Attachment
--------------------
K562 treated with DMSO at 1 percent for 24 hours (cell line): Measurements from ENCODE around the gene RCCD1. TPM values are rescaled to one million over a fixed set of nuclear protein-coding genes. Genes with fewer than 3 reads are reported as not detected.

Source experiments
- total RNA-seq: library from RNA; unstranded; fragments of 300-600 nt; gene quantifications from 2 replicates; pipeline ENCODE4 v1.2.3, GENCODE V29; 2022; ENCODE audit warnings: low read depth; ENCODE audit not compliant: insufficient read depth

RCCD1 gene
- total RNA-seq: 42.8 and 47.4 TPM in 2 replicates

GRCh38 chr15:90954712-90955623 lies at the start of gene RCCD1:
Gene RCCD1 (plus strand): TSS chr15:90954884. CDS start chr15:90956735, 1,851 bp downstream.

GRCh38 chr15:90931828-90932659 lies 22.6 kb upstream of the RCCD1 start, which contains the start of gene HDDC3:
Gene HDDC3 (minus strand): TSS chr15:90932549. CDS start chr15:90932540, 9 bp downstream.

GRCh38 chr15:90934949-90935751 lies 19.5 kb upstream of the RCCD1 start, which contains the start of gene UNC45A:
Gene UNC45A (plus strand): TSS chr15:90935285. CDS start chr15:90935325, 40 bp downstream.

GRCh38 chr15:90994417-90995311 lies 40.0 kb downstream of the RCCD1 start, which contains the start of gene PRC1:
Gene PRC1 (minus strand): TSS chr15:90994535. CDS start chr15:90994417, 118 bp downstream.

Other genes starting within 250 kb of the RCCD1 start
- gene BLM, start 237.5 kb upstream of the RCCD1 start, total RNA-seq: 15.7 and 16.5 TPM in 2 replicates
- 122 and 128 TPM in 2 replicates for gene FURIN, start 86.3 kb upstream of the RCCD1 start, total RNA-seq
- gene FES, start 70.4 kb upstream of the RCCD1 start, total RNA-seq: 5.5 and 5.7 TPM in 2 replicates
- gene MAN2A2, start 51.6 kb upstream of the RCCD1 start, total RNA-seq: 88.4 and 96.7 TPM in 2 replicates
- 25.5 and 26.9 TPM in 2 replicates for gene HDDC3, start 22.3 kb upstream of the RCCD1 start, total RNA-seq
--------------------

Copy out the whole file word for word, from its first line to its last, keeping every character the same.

K562 treated with DMSO at 1 percent for 24 hours (cell line): Measurements from ENCODE around the gene RCCD1. TPM values are rescaled to one million over a fixed set of nuclear protein-coding genes. Genes with fewer than 3 reads are reported as not detected.

Source experiments
- total RNA-seq: library from RNA; unstranded; fragments of 300-600 nt; gene quantifications from 2 replicates; pipeline ENCODE4 v1.2.3, GENCODE V29; 2022; ENCODE audit warnings: low read depth; ENCODE audit not compliant: insufficient read depth

RCCD1 gene
- total RNA-seq: 42.8 and 47.4 TPM in 2 replicates

GRCh38 chr15:90954712-90955623 lies at the start of gene RCCD1:
Gene RCCD1 (plus strand): TSS chr15:90954884. CDS start chr15:90956735, 1,851 bp downstream.

GRCh38 chr15:90931828-90932659 lies 22.6 kb upstream of the RCCD1 start, which contains the start of gene HDDC3:
Gene HDDC3 (minus strand): TSS chr15:90932549. CDS start chr15:90932540, 9 bp downstream.

GRCh38 chr15:90934949-90935751 lies 19.5 kb upstream of the RCCD1 start, which contains the start of gene UNC45A:
Gene UNC45A (plus strand): TSS chr15:90935285. CDS start chr15:90935325, 40 bp downstream.

GRCh38 chr15:90994417-90995311 lies 40.0 kb downstream of the RCCD1 start, which contains the start of gene PRC1:
Gene PRC1 (minus strand): TSS chr15:90994535. CDS start chr15:90994417, 118 bp downstream.

Other genes starting within 250 kb of the RCCD1 start
- gene BLM, start 237.5 kb upstream of the RCCD1 start, total RNA-seq: 15.7 and 16.5 TPM in 2 replicates
- 122 and 128 TPM in 2 replicates for gene FURIN, start 86.3 kb upstream of the RCCD1 start, total RNA-seq
- gene FES, start 70.4 kb upstream of the RCCD1 start, total RNA-seq: 5.5 and 5.7 TPM in 2 replicates
- gene MAN2A2, start 51.6 kb upstream of the RCCD1 start, total RNA-seq: 88.4 and 96.7 TPM in 2 replicates
- 25.5 and 26.9 TPM in 2 replicates for gene HDDC3, start 22.3 kb upstream of the RCCD1 start, total RNA-seq